Merida managed to develop up to speed with the modern times while still maintaining the charm of the old colonial town that it was.

Daily free walking tours will show you around and fill you in with interesting anecdotes about its past.

14. Discover the yellow town of Izamal

A cute little town in the heart of Yucatan, at only a 1-hour distance from Merida and one from Valladolid, Izamal will surprise you with its yellow buildings and its fascinating history.

15. Learn how to kite surf at El Cuyo or just enjoy the peace

I have recently discovered this little corner of paradise, but please don’t tell anyone, because we want to keep it intimate. 

El Cuyo is a small fishing village on the east coast of Yucatan, which has been on the hard-core kitesurfer’s map.

16. Visit Isla Holbox

Isla Holbox is a beautiful island with a laid-back lifestyle, spectacular white sand deserted beaches and cozy boutique hotels, great food, and no cars. Basically, paradise.

You need to visit to believe it. In my complete guide to Isla Holbox, I will tell you all about it, but if you are already convinced and ready to go, you can check out my post on getting to Isla Holbox.

It is definitely more enjoyable to spend a couple of nights there, but if you only have one day, you can check out these daily tours from Playa del Carmen and Cancun.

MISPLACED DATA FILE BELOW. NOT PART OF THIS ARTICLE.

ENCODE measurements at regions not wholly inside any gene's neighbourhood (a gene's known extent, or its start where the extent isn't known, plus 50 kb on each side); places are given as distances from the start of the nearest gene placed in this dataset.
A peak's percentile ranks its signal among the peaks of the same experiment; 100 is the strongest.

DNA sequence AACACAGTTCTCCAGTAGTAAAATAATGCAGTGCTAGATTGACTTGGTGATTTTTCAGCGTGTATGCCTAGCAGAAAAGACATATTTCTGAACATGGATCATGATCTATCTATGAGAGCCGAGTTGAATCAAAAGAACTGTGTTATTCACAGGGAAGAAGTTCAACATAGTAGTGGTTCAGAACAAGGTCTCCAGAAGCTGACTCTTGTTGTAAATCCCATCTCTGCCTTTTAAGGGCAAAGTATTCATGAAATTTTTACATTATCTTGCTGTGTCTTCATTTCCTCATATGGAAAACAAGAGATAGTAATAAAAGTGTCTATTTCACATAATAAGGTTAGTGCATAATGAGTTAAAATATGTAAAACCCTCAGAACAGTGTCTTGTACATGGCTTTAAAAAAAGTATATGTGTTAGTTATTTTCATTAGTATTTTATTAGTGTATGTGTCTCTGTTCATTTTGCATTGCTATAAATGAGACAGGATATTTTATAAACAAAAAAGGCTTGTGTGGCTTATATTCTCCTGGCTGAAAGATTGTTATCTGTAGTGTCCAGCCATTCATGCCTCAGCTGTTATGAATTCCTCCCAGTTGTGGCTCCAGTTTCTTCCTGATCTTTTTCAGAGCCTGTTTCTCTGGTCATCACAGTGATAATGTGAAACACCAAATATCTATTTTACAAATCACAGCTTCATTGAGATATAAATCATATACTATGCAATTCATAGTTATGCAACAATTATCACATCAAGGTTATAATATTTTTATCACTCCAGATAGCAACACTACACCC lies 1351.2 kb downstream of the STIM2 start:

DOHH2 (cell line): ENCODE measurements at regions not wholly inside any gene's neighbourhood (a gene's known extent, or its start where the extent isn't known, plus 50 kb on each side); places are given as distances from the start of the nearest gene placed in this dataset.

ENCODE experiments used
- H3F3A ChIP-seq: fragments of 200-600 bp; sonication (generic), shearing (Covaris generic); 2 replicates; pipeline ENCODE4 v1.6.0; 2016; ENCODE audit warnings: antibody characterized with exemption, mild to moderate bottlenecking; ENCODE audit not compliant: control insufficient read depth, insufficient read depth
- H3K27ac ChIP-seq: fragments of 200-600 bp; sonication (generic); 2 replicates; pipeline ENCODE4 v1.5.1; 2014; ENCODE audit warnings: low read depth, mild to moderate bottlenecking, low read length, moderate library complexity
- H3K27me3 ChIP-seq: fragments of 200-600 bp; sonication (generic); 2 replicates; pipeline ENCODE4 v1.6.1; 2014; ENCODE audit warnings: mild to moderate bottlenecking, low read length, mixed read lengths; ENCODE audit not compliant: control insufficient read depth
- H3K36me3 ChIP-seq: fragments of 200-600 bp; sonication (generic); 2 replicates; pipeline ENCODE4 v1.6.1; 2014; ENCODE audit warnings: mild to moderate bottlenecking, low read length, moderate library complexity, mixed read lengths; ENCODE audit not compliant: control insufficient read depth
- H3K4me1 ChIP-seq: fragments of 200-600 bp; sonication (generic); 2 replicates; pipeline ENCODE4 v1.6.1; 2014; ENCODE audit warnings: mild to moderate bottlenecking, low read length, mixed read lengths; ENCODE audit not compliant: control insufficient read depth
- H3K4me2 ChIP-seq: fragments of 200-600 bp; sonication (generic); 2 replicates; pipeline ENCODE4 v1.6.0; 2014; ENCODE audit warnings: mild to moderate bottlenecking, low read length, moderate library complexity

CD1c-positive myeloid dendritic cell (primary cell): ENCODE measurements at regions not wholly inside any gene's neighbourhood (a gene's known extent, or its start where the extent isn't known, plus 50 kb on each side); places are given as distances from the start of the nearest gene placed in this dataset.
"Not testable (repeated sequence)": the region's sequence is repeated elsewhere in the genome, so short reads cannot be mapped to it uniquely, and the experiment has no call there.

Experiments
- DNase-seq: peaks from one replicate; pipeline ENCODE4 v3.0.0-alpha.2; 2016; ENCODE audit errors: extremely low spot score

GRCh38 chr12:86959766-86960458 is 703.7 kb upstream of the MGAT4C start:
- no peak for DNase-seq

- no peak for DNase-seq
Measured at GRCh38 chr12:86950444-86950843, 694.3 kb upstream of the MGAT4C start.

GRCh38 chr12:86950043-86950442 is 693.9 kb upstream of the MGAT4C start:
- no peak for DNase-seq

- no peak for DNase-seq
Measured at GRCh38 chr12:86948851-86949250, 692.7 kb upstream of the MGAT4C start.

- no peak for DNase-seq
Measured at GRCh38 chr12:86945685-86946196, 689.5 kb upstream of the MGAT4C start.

17. Visit the spectacular archeological site and biosphere of Calakmul

If you only want to see one archeological site, you should pick this one. Calakmul is a magical place. I have visited twice, and I am thinking about going back one more time.

It’s immersed in the thick jungle of the Peten region bordering the west side of Guatemala.

It’s one of the biggest natural protected reserves in Mexico. It’s home to a wealth of animal species, among which are jaguars, multicolored birds, monkeys, and much more.

Both times I was hoping to spot a jaguar myself, but I wasn’t lucky.

However, colorful parrots and tucans accompanied me throughout my visit to the site. Consider one full day to visit it all and take with you at least a couple of bottles of water.

It’s hot and humid. I loved it so much that I wrote a complete guide on how to visit Calakmul, which includes great insights on the logistics and everything you can do in the surroundings.

There is so much to do that you can easily stay for 1 week as I did.

18. Discover the mystery of Uxmal and the Ruta Puuc

Uxmal is the biggest Mayan site within the Ruta Puuc region. Puuc means hills in the Mayan language. Uxmal is the second most important Mayan city after Chichen-itzà and the way the layout of its buildings is a witness of Mayan deep knowledge in astrology. It’s actually one of my favorite sites, besides Mayapan.

19. Visit Coba archeological site and cenotes

Discover the spectacular archeological site of Coba, at only a 1-hour drive from Tulum. Read more about it in my dedicated post on how to visit Coba and Coba Cenotes

Coba Lagoon

20. Visit the Archeological site of Kohunlich

Very few know about the Kohunlich archeological site, and yet it is spectacular. Located right before getting to Calakmul, you will need to drive into the jungle to find it.

But the road is excellent and the site very easy to find. If you want to splurge, there is even a spectacular hotel right halfway through where you can relax and enjoy the silence of the jungle.

21. Take a road trip around the Yucatan peninsula